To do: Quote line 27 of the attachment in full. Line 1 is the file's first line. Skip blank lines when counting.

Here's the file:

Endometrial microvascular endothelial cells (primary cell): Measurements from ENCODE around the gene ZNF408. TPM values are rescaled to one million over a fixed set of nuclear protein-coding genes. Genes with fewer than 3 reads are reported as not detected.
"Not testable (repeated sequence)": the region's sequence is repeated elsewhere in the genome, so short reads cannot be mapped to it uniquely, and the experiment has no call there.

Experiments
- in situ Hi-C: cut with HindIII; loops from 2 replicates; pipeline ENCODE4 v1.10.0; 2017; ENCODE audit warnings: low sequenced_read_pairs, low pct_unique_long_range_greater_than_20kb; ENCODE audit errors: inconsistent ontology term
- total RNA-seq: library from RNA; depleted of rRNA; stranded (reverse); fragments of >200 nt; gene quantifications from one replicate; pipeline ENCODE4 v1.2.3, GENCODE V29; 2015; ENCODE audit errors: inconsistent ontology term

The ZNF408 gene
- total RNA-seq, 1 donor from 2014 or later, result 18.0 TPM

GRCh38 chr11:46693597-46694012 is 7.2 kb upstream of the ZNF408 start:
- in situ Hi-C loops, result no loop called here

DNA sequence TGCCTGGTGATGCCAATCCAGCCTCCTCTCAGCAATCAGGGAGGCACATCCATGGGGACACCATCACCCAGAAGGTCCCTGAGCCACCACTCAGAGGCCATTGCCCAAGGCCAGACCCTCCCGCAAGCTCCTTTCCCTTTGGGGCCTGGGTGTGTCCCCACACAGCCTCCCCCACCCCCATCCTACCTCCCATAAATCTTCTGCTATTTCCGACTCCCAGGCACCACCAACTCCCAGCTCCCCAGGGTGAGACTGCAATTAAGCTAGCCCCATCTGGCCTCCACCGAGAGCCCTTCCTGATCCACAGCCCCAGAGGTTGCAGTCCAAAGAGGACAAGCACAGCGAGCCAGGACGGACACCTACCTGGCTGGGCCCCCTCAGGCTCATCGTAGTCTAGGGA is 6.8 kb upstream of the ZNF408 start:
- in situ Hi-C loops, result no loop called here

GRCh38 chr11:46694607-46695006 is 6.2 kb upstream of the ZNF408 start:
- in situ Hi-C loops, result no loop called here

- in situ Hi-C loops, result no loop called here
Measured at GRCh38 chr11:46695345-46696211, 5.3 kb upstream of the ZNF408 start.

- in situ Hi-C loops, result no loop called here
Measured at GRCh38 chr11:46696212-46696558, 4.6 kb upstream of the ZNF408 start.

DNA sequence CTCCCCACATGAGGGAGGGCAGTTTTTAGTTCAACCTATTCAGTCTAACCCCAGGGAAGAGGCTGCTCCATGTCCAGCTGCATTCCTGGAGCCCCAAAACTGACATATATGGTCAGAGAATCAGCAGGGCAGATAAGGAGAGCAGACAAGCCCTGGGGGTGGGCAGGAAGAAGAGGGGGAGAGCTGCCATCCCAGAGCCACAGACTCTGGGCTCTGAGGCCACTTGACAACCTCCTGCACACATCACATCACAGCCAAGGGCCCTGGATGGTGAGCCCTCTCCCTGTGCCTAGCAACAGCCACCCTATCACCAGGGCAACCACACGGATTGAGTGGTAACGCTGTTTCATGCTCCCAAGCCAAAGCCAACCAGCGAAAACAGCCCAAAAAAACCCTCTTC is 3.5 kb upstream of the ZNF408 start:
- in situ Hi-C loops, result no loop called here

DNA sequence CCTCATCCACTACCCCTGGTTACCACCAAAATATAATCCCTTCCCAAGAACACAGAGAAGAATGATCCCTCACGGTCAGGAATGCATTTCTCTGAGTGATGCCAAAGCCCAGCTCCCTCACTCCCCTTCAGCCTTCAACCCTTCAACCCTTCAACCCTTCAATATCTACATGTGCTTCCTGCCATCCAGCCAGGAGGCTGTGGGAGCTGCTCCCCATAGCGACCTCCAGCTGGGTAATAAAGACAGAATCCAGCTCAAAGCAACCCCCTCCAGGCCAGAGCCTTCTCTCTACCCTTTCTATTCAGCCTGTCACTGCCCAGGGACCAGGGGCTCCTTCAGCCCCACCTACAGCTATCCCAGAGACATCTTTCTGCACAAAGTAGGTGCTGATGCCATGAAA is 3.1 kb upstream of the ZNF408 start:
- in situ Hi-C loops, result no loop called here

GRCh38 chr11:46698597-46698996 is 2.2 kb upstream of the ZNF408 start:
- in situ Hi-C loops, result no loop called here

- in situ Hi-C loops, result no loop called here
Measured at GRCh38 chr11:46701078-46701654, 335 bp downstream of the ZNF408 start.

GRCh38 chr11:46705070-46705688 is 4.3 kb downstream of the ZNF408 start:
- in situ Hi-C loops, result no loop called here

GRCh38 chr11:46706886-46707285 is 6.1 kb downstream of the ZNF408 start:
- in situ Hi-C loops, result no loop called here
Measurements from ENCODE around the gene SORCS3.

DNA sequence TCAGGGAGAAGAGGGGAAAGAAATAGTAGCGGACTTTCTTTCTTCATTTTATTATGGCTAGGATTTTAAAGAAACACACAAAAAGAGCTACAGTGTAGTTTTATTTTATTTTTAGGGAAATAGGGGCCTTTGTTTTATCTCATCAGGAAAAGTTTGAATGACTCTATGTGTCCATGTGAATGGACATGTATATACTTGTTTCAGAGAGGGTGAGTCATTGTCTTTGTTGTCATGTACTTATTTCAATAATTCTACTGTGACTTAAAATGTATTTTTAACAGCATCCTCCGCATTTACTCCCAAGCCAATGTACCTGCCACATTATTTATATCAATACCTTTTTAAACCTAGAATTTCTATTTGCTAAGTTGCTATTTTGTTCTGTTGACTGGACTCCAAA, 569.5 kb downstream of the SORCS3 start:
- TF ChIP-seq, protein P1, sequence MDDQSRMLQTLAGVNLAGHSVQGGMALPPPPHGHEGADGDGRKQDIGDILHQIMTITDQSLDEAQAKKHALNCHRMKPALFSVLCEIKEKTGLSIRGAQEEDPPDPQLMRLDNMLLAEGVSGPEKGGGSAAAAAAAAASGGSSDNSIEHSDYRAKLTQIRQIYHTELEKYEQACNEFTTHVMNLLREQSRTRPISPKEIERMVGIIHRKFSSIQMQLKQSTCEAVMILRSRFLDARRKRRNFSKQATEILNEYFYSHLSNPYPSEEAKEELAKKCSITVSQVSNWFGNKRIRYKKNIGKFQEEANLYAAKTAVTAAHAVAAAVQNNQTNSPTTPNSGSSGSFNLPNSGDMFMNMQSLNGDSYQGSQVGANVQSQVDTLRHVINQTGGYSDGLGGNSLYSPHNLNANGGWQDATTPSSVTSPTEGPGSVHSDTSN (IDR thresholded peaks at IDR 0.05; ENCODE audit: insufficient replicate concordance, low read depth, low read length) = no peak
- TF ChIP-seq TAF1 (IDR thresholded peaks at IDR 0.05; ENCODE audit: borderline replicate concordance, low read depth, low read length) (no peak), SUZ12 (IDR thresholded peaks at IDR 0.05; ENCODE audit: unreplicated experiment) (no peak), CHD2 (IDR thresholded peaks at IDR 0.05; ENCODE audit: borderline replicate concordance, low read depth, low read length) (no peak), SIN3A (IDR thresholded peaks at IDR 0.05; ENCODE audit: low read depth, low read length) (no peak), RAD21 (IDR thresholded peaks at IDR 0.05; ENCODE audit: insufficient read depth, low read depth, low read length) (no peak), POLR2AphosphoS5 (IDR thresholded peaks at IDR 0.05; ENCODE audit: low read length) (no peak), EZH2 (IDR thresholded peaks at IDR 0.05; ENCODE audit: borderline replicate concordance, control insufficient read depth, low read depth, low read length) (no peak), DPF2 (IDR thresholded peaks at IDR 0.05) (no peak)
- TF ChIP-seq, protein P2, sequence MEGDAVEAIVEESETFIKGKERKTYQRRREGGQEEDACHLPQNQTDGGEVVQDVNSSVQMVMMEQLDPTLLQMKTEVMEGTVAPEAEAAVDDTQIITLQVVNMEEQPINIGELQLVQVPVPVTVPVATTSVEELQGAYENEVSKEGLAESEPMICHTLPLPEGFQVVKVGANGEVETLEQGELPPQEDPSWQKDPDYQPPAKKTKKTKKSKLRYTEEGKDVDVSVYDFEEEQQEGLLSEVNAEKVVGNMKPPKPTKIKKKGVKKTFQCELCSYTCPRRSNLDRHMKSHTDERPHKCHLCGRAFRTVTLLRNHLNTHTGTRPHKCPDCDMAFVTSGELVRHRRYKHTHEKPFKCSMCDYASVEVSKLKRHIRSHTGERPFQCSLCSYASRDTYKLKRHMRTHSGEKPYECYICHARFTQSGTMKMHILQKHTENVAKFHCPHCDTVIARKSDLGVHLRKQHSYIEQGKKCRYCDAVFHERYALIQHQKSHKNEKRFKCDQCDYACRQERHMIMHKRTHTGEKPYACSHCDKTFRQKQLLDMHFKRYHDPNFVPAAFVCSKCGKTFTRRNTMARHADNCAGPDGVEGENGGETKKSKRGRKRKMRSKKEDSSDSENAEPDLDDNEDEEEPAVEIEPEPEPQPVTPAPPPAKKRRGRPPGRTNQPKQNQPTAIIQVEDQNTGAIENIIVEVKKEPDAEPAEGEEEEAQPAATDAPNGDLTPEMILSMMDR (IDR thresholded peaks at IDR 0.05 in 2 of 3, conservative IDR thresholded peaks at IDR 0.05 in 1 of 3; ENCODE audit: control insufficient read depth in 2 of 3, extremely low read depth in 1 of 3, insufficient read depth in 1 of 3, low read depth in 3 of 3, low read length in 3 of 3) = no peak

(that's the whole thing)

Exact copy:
- in situ Hi-C loops, result no loop called here